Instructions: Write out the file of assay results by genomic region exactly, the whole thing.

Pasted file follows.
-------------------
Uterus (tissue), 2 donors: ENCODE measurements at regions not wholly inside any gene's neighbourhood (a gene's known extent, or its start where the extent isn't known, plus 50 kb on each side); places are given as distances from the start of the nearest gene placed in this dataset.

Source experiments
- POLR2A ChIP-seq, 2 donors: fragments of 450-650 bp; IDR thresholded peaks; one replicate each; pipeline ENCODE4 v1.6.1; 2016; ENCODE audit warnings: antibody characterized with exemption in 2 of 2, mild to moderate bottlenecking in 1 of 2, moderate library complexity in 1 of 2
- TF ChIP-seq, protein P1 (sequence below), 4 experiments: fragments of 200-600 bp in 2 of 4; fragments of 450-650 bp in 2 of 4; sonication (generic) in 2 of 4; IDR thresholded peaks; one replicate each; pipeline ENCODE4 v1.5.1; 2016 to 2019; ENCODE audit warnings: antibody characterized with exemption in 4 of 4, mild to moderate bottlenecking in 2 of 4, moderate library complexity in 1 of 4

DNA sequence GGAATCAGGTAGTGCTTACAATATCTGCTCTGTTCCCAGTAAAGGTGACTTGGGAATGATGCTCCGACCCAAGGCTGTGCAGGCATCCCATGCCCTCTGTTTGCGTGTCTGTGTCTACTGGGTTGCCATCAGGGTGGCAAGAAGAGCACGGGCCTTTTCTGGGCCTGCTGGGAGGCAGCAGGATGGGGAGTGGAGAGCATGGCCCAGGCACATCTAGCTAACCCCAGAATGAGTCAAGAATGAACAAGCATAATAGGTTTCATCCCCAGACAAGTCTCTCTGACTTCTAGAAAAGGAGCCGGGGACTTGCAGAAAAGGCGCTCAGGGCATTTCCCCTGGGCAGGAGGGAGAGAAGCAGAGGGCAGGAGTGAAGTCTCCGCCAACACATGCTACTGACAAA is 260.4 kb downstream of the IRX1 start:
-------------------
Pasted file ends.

Uterus (tissue), 2 donors: ENCODE measurements at regions not wholly inside any gene's neighbourhood (a gene's known extent, or its start where the extent isn't known, plus 50 kb on each side); places are given as distances from the start of the nearest gene placed in this dataset.

Source experiments
- POLR2A ChIP-seq, 2 donors: fragments of 450-650 bp; IDR thresholded peaks; one replicate each; pipeline ENCODE4 v1.6.1; 2016; ENCODE audit warnings: antibody characterized with exemption in 2 of 2, mild to moderate bottlenecking in 1 of 2, moderate library complexity in 1 of 2
- TF ChIP-seq, protein P1 (sequence below), 4 experiments: fragments of 200-600 bp in 2 of 4; fragments of 450-650 bp in 2 of 4; sonication (generic) in 2 of 4; IDR thresholded peaks; one replicate each; pipeline ENCODE4 v1.5.1; 2016 to 2019; ENCODE audit warnings: antibody characterized with exemption in 4 of 4, mild to moderate bottlenecking in 2 of 4, moderate library complexity in 1 of 4

DNA sequence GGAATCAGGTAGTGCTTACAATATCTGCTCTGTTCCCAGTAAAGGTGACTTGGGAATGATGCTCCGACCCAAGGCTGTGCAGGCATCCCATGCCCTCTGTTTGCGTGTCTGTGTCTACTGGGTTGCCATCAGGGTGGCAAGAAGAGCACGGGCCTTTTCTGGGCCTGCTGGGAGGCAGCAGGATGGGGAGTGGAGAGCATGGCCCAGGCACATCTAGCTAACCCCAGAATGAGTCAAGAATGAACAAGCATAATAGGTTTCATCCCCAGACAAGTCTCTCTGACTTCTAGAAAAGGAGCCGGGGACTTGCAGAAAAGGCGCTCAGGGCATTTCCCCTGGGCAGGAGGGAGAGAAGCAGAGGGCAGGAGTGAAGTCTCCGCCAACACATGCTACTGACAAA is 260.4 kb downstream of the IRX1 start: